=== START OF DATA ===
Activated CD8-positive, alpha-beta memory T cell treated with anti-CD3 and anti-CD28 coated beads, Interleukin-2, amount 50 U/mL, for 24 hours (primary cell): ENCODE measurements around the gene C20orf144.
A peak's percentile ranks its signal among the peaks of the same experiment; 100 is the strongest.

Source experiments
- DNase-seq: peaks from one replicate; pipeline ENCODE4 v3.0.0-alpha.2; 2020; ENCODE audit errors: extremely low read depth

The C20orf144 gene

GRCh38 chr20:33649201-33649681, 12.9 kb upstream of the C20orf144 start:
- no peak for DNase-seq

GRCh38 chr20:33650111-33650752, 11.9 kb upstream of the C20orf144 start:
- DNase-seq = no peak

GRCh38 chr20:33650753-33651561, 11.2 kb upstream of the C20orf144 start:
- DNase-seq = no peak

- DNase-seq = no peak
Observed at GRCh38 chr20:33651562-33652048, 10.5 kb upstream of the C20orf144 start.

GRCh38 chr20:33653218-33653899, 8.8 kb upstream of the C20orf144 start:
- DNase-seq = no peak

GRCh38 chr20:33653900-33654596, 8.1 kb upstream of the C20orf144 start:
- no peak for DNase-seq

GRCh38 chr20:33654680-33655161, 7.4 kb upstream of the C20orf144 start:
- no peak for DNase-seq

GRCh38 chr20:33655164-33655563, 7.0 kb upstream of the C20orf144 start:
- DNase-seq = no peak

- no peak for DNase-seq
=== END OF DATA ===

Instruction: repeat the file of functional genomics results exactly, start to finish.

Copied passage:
Activated CD8-positive, alpha-beta memory T cell treated with anti-CD3 and anti-CD28 coated beads, Interleukin-2, amount 50 U/mL, for 24 hours (primary cell): ENCODE measurements around the gene C20orf144.
A peak's percentile ranks its signal among the peaks of the same experiment; 100 is the strongest.

Source experiments
- DNase-seq: peaks from one replicate; pipeline ENCODE4 v3.0.0-alpha.2; 2020; ENCODE audit errors: extremely low read depth

The C20orf144 gene

GRCh38 chr20:33649201-33649681, 12.9 kb upstream of the C20orf144 start:
- no peak for DNase-seq

GRCh38 chr20:33650111-33650752, 11.9 kb upstream of the C20orf144 start:
- DNase-seq = no peak

GRCh38 chr20:33650753-33651561, 11.2 kb upstream of the C20orf144 start:
- DNase-seq = no peak

- DNase-seq = no peak
Observed at GRCh38 chr20:33651562-33652048, 10.5 kb upstream of the C20orf144 start.

GRCh38 chr20:33653218-33653899, 8.8 kb upstream of the C20orf144 start:
- DNase-seq = no peak

GRCh38 chr20:33653900-33654596, 8.1 kb upstream of the C20orf144 start:
- no peak for DNase-seq

GRCh38 chr20:33654680-33655161, 7.4 kb upstream of the C20orf144 start:
- no peak for DNase-seq

GRCh38 chr20:33655164-33655563, 7.0 kb upstream of the C20orf144 start:
- DNase-seq = no peak

- no peak for DNase-seq